One of the most frequent questions we get from business owners at the time of company formation is 'How are LLCs taxed'?
This is a very interesting question as there is no single answer and may vary based on the tax classification that you choose at the time of company formation.
Firstly, there are two most important key steps:
1) Choosing the right entity structure - LLC/INC
2) Choosing the correct tax classification- sole proprietorship ( 1 member LLC), Partnership ( multi-member LLC), S Corporation or C Corporation.
Let's look at each tax classification and the taxation
Single member LLCs - There is only 1 member in this LLC.
All single member LLC members are considered as a sole proprietorship for taxation purposes. So, as such the LLC doesn't pay any taxes and it doesn't have to file taxes under the LLC name. All taxes will be paid by the owner as a sole proprietor. All taxes will pass through the owner's personal taxes. The owner also needs to be pay quarterly estimated taxes each quarter based on income & will file form Schedule C as a sole proprietor.
As the only member of the LLCs, all profits and losses are reported on this form Schedule C along with your form 1040 tax return.
If there is more than 1 member, you have formed a multi-owner LLC. Multi-owner LLCs are considered as partnerships, therefore the same taxation rules apply as a partnership. The partnership will need to file form 1065. Special rules may apply for members in community property state, so consult with a tax professional.
In most cases, the profits and losses are distributed based on partnership share of each partner. Each LLC member's share of profits and losses called a distributive share should be provided in the operating agreement.
Again, LLCs do not pay taxes and LLC does not file a tax return. All income and losses pass through the partner's income tax returns. After preparing from 1065, each partner will receive from K1 outlining the partner's profits or losses. Later, each partner will report this profit and loss on their form 1040.
LLCs electing to opt for Corporation status: This can be done by filing form 8832
If you need to retain substantial profits in your LLCs as retained earnings, you may elect to be taxed as a corporation. You will file form 1120
As an LLC taxed as a corporation, this option will allow LLCs to offer owners and employees tax advantages through stock options, fringe benefits, and other stock ownership plans. Please also note that the first $75,000 of corporate taxable income may be lower than the individual income tax rates and so may bring additional tax savings in overall taxes. This is the reason why it's extremely important to understand your projected income for first few years as per your business plan so you can choose the right tax classification based on your business situation.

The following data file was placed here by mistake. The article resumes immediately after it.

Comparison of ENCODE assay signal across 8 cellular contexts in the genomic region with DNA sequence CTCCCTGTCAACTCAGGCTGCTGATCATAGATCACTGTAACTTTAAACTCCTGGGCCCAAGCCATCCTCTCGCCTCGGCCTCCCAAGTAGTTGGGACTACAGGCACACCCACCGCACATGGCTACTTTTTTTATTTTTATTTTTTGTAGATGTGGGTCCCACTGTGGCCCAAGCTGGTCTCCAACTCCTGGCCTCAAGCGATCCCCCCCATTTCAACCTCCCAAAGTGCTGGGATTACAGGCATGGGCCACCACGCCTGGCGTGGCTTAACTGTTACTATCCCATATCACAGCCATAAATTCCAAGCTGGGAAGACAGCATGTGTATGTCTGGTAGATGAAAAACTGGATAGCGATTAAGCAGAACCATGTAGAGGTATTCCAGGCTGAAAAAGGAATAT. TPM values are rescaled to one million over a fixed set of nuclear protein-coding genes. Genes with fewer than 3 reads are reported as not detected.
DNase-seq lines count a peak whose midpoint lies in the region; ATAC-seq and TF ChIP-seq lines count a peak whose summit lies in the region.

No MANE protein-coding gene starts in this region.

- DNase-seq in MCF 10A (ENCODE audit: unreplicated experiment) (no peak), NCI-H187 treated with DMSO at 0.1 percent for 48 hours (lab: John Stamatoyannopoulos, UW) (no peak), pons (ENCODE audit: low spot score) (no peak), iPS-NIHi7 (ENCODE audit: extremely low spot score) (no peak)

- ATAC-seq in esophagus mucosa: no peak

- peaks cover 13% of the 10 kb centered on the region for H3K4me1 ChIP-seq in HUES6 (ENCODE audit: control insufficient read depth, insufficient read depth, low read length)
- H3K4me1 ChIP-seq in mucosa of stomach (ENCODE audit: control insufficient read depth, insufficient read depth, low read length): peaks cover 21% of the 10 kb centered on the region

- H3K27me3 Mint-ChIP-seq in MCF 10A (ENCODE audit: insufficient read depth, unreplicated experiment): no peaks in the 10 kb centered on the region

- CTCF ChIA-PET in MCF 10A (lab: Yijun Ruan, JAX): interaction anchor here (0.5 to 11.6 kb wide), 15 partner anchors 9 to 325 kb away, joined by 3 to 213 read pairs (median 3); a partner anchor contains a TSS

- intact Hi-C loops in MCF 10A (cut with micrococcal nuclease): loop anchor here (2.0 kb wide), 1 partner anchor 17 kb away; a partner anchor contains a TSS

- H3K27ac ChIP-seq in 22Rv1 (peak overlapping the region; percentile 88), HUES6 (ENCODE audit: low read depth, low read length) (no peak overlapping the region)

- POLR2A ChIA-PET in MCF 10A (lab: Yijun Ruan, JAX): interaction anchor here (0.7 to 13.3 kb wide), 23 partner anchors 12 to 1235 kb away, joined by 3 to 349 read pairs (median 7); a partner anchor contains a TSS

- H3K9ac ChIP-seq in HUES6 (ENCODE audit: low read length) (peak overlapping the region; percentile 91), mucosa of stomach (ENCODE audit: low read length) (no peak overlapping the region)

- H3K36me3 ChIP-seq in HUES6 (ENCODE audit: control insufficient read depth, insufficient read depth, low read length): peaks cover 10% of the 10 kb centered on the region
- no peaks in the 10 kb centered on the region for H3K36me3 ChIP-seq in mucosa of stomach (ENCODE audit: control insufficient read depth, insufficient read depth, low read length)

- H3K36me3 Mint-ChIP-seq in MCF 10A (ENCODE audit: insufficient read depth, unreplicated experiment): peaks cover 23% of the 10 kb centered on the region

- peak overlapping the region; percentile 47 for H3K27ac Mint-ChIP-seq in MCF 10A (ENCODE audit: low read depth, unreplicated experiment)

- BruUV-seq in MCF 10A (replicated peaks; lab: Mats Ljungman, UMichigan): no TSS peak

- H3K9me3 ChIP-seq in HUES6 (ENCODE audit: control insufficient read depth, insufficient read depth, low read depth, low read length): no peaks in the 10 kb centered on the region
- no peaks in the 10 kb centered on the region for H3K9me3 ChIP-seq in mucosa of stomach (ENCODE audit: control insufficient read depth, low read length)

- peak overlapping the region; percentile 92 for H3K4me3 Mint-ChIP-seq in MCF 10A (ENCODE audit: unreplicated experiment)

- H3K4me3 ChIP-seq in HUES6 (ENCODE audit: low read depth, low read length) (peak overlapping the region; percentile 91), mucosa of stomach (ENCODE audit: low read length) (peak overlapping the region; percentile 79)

LLCs who elect to be taxed as an S Corporation: You will complete form 2553 within first 75 days of the financial year to be taxed as an S Corporation. You need to receive a confirmation letter from IRS. S Corporations have various limitations based on # of members, residency status etc. Therefore, you need to carefully choose this election if you think S Corporation may be the right option for you.
As an S Corporation, you are required to take a Salary as you will be considered an owner-employee. Eg: You earn $100,000 a year, you will need to determine a reasonable salary based on your tax situation eg: 60,000. Please, however, note that there has been a lot of discussion around S corporation salary. Therefore, consult a qualified Certified public accountant who specializes in S Corporations.
In short, you will be paying:
Payroll taxes as an employee. As an employer, you will be filing all the required 940, 941s, W2s,1099s.
As an S Corporation, you do not have to pay medicare and social security taxes on your distributions. EG: If you have $200,000 annual income and you take $100,000 as salary. You pay $15,300 ($15.3% as taxes).
If you do not choose S Corporation taxes, you will incur additional Medicare ($2,900) and social security taxes (1,252)
Because of this tax advantage, many LLCs now elect to be taxed as an S Corporation. Please note that you need to take salary otherwise there will be IRS scrutiny which in turn may lead to penalties and interest.
As an S Corporation, you will file form 1120 S and distribute K1 to the owner-employee
How to file taxes for an LLC with no income? It varies. If you are single owner, report in your schedule C.
If you are multi member LLC, report in form 1065 all your expenses.
As a S Corporation, you will enter the same in form 1120S and for C corporation you will enter the expenses in form 1120.
The tax treatment will vary based on tax structure as you will now have net operating losses.
So, we highly recommend discussing your projected income/losses ahead of time with a tax professional if you have not yet formed the entity. If you have formed the entity, discuss with a CPA so he or she can suggest and provide analysis on how your net operating losses will be treated for taxation purposes.
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